The Holidays are officially upon us! With all the additional food and fun, comes increased time spent around friends, family and people in general. Although we look forward to sharing quality moments with those we care about, some interactions may at times be a bit overwhelming. Whether it’s the mother-in-law who is less than subtle with her critiques, or the hoards of shoppers who seem to be oblivious to their surroundings, it can be easy to give in to the stress and tension that the holidays have a tendency to bring about. So how does one avoid losing their cool during the “most wonderful time of the year?”
Pause and Reflect. Often times we get so caught up in how others are making us feel, that we neglect to consider how our actions elicit reactions from others. When caught in a conflict, ask yourself these 3 questions:
- “Am I making the situation better or worse?”
- “Is what I am saying/doing causing the person to act the way they are?”
- “How would I react if I was on the other end of this situation?”
It can be hard to accept that perhaps our tone could be the reason a family member is acting contentiously or acknowledging that we may have in fact gotten in someone’s way without realizing. However, reflecting on how you affect others and being honest with yourself gives you the power to alter your actions, and ultimately, the outcome. If you’ve always rolled your eyes when your braggart cousin starts talking, or have a tendency to be short with the cashier when the checkout line has been too long – try changing your attitude towards them, and you may be surprised at how their demeanors change too.
Give the gift of listening. Many problems can be solved by taking the time to listen and converse (and I don’t mean spending hours listening to your chatty aunt). We hear it all the time, “the holidays make people do crazy things,” but rarely do we pause to allow others the opportunity to more clearly explain their thoughts or reasoning behind something prior to making assumptions. Maybe you have a relative that always insists on hosting the big dinner even though it’s out of the way for your family. You’ve always assumed it’s because they don’t want to travel and prefer to be comfortable in their own home. You learn that in fact, they thought they were doing your family a favor by preparing the meals (which takes a lot of work) and they thought you wouldn’t want to have the pressure of hosting. By initiating judgment-free communication, you open the floor to clear up misunderstandings. Now, it doesn’t mean you’ll always agree, but you will at least have more insight into why the other person has felt and acted the way they have.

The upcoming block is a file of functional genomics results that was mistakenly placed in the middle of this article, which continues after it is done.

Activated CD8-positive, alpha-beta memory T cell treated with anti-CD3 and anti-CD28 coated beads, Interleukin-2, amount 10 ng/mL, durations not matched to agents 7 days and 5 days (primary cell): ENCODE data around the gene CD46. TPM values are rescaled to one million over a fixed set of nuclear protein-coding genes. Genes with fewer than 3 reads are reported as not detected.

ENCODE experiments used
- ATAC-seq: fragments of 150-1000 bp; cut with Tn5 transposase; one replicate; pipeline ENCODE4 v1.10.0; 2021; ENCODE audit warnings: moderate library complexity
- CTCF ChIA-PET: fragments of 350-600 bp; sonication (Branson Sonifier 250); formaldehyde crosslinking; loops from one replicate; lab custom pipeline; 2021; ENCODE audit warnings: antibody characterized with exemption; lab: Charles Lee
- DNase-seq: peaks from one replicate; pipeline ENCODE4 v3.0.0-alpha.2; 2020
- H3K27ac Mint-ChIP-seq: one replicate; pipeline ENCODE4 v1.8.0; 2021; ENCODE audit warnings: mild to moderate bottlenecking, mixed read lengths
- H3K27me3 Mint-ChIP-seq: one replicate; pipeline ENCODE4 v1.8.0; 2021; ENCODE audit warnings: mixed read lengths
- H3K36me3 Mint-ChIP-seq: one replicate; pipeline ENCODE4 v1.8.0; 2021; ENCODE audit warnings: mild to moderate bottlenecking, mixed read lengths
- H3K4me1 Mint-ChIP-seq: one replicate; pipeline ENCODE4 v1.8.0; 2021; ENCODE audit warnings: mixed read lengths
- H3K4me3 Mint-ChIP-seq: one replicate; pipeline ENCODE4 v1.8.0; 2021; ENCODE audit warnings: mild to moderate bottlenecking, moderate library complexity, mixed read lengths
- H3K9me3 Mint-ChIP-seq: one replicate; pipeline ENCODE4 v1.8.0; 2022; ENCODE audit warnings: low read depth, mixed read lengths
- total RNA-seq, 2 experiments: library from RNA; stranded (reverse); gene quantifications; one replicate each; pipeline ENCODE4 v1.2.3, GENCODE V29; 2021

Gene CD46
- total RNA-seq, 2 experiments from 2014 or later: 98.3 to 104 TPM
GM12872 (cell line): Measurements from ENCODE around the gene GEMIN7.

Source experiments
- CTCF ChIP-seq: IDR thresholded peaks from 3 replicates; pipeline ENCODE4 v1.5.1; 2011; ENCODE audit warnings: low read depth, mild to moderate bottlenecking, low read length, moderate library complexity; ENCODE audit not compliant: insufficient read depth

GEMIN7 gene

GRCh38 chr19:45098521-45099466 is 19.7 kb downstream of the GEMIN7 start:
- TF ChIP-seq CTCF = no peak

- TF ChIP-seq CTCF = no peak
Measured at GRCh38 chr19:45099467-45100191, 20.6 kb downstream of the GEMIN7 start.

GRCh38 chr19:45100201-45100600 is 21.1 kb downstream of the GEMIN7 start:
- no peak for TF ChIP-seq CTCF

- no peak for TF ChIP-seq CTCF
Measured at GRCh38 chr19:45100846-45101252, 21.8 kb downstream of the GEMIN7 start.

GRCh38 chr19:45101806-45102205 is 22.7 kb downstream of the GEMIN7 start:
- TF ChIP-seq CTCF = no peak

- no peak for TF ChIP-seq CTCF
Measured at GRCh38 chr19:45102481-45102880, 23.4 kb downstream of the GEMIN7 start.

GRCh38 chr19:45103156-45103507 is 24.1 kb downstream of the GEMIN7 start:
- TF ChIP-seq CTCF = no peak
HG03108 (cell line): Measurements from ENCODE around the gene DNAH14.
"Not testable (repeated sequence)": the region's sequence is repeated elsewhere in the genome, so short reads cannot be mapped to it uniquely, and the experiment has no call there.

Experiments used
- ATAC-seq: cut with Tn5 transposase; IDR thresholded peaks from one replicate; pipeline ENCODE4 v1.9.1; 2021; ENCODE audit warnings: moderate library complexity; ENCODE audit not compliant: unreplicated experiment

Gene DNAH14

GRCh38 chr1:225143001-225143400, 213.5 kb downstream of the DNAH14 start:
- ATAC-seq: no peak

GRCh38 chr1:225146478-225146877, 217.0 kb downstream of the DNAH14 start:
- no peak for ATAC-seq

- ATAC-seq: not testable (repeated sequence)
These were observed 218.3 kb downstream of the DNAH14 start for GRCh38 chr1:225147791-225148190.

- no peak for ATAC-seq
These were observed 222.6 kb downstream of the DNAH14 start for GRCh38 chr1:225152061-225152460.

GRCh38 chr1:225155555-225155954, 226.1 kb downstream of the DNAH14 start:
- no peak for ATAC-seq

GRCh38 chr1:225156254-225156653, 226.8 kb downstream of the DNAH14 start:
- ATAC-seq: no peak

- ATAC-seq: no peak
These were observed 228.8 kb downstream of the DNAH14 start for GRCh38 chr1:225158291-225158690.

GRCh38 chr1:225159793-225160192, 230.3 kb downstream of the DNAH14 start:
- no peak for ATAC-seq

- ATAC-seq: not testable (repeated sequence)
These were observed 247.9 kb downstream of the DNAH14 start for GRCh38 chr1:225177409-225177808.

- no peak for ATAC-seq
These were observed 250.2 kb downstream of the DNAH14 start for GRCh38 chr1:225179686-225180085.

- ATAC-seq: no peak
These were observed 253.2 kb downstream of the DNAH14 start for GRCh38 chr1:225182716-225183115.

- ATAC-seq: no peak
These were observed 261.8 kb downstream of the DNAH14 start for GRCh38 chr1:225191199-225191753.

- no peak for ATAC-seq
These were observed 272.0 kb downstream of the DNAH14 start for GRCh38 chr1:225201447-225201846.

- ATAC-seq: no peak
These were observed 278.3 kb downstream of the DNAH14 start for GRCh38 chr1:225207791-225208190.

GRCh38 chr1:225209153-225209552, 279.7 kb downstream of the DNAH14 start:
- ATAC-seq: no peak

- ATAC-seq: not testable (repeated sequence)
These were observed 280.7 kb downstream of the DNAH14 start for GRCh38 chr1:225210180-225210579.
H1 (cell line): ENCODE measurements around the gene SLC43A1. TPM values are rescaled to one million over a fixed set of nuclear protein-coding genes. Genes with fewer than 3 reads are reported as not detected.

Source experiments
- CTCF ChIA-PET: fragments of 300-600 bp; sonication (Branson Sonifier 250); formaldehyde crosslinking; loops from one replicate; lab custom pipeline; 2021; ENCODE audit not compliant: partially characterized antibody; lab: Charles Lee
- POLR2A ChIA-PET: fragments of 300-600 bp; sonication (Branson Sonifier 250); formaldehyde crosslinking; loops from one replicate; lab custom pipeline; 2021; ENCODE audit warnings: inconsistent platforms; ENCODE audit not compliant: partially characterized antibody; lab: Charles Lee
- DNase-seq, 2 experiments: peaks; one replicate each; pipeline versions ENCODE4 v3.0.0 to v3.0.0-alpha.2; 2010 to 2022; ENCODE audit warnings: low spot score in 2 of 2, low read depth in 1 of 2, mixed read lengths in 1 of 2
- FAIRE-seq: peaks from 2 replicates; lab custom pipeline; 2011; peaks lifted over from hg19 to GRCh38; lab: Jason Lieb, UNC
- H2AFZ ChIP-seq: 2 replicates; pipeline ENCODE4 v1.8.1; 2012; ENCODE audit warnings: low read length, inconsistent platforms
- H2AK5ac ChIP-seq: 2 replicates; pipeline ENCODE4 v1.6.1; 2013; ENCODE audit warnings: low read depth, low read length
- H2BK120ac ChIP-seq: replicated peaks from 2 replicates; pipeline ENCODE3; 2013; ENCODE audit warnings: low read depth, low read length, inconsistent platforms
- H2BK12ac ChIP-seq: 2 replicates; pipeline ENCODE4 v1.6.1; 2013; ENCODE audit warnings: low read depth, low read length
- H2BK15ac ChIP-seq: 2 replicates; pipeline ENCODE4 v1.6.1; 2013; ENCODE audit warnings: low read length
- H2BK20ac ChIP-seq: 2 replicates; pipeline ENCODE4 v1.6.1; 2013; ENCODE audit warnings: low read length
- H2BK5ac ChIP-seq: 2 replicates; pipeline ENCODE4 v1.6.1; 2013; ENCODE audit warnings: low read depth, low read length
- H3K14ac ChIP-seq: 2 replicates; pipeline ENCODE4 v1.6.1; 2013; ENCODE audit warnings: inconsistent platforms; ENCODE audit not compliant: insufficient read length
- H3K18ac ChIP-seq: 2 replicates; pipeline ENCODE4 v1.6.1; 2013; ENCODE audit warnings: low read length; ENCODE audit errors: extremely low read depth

Finally, there’s no such thing as perfect. During the holidays we all feel pressure to create the most picture-perfect and memorable experiences, but by being in the present, those memories create themselves. We often speak about it in the realm of Estate Planning; “The best things in life are not things.” It is important to shift your focus away from what could be better, to what is already good and positive, in order to experience the best of what the holiday season has to offer.
Projects and Events Coordinator
American Academy of Estate Planning Attorneys, Inc.
9444 Balboa Avenue, Suite 300
San Diego, California 92123
Phone: (858) 453-2128